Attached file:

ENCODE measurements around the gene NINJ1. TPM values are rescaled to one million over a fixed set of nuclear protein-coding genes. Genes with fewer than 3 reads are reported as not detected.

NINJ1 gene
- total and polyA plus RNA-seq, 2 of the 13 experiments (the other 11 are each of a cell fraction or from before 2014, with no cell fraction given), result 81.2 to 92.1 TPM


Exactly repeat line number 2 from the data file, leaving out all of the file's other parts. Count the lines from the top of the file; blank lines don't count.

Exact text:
NINJ1 gene